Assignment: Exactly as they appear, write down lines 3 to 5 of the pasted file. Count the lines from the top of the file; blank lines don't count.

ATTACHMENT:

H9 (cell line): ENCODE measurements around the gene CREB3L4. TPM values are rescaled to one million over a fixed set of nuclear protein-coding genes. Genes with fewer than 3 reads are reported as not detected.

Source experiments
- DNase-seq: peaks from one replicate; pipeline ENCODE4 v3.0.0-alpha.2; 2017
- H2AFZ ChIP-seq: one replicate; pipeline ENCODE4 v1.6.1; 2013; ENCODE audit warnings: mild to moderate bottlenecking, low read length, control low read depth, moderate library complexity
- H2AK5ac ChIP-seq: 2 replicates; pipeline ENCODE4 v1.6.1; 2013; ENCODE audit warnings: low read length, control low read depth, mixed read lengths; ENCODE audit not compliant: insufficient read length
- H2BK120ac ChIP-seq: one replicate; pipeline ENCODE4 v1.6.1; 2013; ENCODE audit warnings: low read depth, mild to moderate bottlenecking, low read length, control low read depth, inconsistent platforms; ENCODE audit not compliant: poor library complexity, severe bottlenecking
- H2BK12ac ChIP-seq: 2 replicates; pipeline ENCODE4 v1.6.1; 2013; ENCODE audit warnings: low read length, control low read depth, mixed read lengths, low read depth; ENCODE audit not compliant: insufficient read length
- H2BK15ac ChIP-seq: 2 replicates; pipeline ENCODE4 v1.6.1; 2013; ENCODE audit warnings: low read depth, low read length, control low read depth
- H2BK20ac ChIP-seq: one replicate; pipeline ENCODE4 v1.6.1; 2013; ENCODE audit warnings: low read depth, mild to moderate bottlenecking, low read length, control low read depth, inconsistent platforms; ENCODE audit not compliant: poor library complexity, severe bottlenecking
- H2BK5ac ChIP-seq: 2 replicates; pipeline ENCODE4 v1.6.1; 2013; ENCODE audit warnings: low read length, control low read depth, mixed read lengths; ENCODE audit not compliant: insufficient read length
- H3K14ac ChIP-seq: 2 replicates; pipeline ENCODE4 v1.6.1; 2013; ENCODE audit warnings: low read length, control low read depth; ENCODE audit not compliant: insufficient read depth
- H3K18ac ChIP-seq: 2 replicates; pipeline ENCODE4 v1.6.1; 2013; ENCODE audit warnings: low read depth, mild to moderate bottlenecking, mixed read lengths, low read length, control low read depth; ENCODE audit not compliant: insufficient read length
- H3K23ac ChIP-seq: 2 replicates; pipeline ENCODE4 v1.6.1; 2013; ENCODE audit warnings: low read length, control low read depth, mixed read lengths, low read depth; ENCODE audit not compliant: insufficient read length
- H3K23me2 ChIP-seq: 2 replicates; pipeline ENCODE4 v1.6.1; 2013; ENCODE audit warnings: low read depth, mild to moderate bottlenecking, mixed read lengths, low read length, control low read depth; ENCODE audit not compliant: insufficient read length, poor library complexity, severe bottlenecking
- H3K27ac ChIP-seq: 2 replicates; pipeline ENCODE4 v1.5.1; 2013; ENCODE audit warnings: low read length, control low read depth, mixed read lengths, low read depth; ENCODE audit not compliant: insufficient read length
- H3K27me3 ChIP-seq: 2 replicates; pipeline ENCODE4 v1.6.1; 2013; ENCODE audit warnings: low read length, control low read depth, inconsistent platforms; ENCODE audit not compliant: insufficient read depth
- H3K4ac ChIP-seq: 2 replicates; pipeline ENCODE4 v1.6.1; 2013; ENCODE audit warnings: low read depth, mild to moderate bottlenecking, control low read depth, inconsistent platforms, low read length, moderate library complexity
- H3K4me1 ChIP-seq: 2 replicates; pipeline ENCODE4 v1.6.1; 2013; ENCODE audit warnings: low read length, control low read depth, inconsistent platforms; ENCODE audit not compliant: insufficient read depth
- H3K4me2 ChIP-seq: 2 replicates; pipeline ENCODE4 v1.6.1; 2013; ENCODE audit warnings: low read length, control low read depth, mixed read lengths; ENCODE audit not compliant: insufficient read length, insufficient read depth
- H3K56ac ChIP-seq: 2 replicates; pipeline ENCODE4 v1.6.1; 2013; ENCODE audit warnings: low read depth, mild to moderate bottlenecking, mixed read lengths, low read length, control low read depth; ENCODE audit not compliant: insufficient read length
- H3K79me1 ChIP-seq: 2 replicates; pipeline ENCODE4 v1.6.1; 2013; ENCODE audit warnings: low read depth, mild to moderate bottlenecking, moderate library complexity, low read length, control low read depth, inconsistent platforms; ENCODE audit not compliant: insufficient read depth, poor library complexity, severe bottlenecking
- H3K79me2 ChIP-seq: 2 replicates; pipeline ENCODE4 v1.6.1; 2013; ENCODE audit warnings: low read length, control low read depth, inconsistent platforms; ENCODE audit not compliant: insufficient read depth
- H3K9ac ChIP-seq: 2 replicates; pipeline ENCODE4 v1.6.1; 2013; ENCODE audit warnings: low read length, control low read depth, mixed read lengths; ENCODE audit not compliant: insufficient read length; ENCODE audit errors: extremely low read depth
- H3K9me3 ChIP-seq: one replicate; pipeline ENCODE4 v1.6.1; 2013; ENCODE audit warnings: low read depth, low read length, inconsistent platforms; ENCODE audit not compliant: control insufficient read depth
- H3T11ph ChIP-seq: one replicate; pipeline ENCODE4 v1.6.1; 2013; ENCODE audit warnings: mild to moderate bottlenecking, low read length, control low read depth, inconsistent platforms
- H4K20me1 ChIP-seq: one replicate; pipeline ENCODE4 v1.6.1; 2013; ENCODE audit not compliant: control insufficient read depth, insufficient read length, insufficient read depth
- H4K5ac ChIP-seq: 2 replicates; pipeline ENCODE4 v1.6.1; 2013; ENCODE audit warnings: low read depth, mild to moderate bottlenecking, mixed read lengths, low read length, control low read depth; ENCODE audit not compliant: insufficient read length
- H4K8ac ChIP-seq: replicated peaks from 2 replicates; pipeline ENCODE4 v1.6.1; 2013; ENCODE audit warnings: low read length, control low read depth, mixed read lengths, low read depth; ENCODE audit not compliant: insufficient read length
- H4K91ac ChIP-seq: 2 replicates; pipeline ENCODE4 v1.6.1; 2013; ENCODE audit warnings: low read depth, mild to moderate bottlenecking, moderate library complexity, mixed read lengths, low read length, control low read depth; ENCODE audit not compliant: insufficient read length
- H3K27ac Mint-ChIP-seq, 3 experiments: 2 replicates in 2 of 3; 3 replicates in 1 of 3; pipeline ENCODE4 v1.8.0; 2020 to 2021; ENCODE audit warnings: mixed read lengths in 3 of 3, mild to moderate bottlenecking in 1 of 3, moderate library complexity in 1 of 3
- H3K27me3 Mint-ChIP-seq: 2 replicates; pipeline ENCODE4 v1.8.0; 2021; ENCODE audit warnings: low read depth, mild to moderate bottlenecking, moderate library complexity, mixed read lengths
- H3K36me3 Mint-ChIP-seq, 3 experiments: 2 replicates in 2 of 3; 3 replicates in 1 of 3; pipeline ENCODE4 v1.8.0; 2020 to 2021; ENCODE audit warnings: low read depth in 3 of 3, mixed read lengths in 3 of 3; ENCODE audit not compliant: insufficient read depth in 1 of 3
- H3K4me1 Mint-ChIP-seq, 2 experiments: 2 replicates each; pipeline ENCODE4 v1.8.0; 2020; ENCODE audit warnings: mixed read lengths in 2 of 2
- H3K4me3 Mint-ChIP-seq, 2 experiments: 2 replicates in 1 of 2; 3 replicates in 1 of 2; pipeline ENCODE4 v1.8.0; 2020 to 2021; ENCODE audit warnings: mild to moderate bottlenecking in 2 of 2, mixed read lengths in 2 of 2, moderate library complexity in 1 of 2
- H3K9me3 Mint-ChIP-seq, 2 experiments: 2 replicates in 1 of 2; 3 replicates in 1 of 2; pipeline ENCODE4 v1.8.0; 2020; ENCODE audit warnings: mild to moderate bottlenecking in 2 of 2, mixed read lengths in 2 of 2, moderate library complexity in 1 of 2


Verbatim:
- DNase-seq: peaks from one replicate; pipeline ENCODE4 v3.0.0-alpha.2; 2017
- H2AFZ ChIP-seq: one replicate; pipeline ENCODE4 v1.6.1; 2013; ENCODE audit warnings: mild to moderate bottlenecking, low read length, control low read depth, moderate library complexity
- H2AK5ac ChIP-seq: 2 replicates; pipeline ENCODE4 v1.6.1; 2013; ENCODE audit warnings: low read length, control low read depth, mixed read lengths; ENCODE audit not compliant: insufficient read length